They Kept Us as Slaves: AP Reveals Claims Against Church
SPINDALE, N.C. (AP) — When Andre Oliveira answered the call to leave his Word of Faith Fellowship congregation in Brazil to move to the mother church in North Carolina at the age of 18, his passport and money were confiscated by church leaders — for safekeeping, he said he was told.
Trapped in a foreign land, he said he was forced to work 15 hours a day, usually for no pay, first cleaning warehouses for the secretive evangelical church and later toiling at businesses owned by senior ministers. Any deviation from the rules risked the wrath of church leaders, he said, ranging from beatings to shaming from the pulpit.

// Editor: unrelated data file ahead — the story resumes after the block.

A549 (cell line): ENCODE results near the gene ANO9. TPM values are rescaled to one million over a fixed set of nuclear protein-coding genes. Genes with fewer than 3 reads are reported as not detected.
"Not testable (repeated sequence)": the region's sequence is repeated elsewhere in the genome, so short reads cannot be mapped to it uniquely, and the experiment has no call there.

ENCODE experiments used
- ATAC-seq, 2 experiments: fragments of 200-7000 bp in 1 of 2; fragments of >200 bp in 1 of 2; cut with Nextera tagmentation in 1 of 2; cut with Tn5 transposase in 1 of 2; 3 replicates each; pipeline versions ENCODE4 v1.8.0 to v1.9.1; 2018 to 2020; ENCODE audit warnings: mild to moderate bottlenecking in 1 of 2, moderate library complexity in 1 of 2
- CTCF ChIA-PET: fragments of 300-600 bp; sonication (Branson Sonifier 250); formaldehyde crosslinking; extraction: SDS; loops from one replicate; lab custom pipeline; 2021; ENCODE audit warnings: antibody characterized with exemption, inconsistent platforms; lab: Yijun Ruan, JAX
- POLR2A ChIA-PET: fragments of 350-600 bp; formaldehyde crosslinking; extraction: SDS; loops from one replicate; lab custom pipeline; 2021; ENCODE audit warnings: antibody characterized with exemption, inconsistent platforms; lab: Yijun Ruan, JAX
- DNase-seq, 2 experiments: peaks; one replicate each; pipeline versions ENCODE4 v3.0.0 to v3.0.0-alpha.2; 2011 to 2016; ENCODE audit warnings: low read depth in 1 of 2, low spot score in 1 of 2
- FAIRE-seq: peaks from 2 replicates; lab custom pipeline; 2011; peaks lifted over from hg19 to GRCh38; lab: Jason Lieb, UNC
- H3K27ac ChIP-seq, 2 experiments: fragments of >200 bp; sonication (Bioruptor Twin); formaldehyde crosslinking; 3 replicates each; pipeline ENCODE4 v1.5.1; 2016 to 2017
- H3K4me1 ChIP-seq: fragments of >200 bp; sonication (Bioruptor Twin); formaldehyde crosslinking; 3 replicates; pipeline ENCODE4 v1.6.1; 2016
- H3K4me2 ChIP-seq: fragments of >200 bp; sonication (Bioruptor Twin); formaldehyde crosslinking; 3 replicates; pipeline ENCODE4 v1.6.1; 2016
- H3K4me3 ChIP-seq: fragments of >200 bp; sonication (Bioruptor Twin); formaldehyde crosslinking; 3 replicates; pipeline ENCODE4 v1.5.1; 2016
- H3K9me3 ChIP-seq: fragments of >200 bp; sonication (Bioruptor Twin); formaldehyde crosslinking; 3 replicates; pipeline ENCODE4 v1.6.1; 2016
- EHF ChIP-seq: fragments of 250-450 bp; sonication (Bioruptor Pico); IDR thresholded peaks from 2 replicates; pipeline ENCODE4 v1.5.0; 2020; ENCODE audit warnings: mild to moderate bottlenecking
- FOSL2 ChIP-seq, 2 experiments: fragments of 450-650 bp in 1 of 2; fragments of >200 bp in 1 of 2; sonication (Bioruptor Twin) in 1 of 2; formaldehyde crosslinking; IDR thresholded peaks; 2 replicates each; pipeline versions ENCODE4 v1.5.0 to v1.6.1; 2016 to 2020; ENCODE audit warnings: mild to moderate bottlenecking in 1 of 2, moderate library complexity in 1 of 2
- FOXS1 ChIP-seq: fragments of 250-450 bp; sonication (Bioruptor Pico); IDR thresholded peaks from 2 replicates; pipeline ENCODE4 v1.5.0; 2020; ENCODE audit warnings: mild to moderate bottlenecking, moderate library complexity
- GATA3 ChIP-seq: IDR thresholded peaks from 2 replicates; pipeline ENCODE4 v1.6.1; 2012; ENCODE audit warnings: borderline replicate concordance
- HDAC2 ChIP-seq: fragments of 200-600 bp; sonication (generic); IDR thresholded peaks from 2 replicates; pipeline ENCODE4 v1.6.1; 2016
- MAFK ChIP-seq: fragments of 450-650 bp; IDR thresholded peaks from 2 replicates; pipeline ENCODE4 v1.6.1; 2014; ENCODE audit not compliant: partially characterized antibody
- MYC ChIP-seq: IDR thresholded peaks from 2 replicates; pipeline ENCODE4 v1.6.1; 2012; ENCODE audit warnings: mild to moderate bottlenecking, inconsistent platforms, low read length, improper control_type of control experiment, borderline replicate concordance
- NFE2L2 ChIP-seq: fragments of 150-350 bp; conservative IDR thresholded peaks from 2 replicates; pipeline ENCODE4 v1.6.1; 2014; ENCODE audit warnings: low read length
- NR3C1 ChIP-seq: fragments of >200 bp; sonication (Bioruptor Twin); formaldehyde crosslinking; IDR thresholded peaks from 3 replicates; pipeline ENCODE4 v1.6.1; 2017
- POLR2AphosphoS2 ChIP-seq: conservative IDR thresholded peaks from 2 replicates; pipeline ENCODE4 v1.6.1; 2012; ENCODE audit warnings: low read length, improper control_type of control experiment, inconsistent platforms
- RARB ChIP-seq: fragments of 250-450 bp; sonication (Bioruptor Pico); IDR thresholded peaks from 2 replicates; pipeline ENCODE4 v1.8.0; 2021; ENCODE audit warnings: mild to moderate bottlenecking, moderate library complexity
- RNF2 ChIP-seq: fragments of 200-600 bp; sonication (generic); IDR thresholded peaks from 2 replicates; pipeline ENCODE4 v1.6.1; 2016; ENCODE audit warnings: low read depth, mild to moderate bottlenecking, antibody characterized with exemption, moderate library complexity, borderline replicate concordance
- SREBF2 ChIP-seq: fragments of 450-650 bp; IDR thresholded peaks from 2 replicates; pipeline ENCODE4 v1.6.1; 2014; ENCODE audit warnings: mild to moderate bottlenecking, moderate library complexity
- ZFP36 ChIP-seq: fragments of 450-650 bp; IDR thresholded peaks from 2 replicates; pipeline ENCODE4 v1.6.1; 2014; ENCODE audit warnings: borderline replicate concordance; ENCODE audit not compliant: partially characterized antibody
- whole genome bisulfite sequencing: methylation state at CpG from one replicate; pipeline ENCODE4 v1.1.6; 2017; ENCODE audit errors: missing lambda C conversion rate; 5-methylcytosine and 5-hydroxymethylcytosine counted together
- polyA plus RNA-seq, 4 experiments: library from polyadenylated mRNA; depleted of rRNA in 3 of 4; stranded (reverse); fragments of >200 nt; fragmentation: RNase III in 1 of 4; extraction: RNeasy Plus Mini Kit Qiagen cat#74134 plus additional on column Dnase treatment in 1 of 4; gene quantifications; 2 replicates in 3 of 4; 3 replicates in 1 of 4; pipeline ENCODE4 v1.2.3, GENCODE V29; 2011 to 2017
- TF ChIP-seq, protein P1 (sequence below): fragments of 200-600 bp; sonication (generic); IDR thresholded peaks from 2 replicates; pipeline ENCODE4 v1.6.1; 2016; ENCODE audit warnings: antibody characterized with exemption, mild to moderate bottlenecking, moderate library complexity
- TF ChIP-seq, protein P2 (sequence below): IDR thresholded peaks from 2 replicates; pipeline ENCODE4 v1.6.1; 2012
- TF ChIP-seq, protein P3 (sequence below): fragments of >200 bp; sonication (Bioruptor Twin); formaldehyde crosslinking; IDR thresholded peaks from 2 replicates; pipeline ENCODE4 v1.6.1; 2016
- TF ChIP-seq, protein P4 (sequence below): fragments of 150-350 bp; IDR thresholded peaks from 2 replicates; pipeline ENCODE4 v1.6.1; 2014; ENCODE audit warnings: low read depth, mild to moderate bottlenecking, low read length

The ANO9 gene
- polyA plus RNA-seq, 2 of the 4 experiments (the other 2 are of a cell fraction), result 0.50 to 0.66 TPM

Just had one of those “Ah hah!” moments. Last year I walked by a group of panhandlers, apparently a family, on my way into a mall in Weatherford. There was a couple and 3 small children. They had a well crafted sign in perfect English informing passersby that the man had lost his job and they needed money for milk for the children. A security guard was trying to talk to the group in Spanish, he had apparently already tried English. They didn’t seem to understand Spanish either, at least not well enough to really communicate. I recognized something in the man’s accent though and offered to help. I translated the security guard’s English warning into Portuguese. Sure enough, the family was Brazilian. I told them they had to leave because what they were doing was illegal. I also asked how they had gotten the sign. The man said it came from “a church.” He did not really know what it said. I tried to give them the address of my church’s outreach program, which was close by and could help with food but they wouldn’t hear of it. The security guard called, not the police, but CPS because the group had children out in the heat begging. The group piled into the minivan and left. The vehicle had North Carolina license plates.